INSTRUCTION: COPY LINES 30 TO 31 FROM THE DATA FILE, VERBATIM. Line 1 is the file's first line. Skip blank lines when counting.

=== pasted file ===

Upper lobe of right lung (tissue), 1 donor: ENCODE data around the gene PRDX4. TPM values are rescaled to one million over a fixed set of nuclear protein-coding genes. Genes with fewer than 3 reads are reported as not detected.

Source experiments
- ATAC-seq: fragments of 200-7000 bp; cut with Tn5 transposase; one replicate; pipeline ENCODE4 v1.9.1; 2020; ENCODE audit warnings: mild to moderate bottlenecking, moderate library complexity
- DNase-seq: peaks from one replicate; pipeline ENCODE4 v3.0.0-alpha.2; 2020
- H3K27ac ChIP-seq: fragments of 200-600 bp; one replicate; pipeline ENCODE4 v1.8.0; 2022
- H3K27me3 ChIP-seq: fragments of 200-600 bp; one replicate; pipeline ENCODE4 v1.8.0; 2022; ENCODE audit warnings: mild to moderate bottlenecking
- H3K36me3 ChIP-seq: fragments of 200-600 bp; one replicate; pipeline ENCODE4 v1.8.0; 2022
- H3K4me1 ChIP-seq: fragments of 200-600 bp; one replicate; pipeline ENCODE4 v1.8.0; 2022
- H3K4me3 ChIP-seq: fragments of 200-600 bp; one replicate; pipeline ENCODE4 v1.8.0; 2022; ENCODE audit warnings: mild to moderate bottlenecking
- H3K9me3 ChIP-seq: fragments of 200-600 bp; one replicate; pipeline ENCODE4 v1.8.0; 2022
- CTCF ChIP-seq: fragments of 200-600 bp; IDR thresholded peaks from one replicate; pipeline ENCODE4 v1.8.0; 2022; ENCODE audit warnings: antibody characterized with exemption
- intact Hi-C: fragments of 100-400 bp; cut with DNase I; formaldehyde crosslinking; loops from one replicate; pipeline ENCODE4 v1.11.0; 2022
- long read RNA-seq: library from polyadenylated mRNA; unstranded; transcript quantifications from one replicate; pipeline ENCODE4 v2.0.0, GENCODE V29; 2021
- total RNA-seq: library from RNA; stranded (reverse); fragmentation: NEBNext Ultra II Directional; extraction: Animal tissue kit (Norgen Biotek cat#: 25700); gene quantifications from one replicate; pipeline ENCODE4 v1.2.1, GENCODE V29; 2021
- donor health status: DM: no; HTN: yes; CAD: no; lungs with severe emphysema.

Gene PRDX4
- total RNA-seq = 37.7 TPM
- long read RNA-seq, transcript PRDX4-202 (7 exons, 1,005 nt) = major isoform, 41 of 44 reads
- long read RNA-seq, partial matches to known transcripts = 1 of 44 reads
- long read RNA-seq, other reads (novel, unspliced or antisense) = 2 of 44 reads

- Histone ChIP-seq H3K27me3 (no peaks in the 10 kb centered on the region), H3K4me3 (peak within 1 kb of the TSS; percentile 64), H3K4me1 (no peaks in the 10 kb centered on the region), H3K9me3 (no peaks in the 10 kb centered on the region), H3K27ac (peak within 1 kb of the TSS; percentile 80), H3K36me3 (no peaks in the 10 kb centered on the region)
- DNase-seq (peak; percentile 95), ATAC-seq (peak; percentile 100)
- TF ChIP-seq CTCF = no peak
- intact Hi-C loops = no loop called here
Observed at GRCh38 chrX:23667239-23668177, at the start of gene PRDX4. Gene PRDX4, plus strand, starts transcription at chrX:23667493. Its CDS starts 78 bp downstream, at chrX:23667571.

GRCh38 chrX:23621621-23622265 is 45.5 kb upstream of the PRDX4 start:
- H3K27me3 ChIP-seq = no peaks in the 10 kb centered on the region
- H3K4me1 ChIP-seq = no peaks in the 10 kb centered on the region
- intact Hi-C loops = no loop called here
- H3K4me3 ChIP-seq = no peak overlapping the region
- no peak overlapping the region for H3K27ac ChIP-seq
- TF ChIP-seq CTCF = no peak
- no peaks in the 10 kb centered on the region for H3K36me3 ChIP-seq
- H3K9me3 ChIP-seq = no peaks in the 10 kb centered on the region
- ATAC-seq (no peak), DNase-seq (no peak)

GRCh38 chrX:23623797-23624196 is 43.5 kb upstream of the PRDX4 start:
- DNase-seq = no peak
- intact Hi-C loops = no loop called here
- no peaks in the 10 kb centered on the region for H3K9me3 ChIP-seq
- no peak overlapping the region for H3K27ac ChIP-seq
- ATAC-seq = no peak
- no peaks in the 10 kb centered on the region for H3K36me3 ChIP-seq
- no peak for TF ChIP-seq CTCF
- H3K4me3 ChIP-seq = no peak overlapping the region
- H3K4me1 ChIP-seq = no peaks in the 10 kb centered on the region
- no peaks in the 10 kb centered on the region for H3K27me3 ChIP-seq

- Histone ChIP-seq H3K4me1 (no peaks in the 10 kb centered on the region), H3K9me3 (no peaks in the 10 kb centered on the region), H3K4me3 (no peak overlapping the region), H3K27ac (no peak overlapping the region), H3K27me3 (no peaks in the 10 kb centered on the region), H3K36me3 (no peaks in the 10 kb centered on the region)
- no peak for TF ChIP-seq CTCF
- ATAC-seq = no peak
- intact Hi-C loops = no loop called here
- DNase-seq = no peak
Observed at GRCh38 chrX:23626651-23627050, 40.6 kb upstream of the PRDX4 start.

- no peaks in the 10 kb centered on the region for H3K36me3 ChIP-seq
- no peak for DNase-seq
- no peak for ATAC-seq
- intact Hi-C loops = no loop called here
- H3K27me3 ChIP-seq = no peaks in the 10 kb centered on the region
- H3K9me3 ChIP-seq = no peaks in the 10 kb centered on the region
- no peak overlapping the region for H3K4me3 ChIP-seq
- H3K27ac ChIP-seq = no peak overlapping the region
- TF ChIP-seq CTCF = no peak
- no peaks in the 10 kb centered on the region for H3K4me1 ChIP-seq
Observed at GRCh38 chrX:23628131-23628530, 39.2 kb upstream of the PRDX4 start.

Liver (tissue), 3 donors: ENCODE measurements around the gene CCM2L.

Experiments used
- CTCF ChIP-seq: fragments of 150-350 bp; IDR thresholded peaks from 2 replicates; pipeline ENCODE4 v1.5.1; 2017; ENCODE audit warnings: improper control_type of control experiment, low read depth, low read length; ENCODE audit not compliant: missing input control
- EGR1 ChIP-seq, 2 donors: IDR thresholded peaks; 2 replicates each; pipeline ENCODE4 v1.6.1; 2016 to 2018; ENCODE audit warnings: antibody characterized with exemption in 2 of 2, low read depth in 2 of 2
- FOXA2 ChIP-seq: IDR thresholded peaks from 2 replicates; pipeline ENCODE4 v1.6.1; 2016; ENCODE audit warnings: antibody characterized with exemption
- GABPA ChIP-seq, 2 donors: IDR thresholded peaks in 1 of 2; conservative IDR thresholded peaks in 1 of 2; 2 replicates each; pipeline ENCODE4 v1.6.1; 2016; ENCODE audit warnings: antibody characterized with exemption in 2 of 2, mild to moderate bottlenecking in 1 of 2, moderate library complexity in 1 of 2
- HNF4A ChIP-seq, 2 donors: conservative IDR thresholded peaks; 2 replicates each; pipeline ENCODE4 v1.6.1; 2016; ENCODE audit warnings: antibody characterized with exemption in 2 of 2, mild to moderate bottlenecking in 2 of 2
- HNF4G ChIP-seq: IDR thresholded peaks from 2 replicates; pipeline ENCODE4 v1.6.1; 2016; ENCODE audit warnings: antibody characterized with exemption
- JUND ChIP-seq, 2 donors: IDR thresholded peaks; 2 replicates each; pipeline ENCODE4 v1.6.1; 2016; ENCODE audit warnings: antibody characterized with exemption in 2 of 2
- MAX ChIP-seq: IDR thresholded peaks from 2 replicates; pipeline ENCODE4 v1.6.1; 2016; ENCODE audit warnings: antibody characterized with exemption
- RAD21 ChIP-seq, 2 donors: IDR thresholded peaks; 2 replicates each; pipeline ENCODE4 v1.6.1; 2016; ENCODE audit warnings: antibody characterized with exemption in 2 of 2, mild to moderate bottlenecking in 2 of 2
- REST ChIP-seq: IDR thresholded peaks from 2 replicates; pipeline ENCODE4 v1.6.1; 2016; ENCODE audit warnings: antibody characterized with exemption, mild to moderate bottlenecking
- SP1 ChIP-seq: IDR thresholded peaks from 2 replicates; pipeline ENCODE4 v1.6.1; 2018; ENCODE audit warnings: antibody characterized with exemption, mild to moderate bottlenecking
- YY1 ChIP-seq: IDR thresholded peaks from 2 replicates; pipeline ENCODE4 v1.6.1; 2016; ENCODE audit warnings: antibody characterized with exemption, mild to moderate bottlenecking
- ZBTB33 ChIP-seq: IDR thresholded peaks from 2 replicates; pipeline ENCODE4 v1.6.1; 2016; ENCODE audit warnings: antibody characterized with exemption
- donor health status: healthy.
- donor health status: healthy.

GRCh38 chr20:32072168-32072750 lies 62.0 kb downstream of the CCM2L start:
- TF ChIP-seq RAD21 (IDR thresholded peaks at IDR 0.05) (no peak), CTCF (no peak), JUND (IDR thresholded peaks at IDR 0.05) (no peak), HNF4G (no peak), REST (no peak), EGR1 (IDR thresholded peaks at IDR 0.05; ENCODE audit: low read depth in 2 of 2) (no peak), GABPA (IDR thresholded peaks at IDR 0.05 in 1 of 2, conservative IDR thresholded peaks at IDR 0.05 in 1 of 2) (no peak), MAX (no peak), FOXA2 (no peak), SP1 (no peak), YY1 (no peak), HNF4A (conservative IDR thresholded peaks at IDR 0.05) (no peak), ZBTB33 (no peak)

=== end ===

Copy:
- H3K4me3 ChIP-seq = no peak overlapping the region
- no peak overlapping the region for H3K27ac ChIP-seq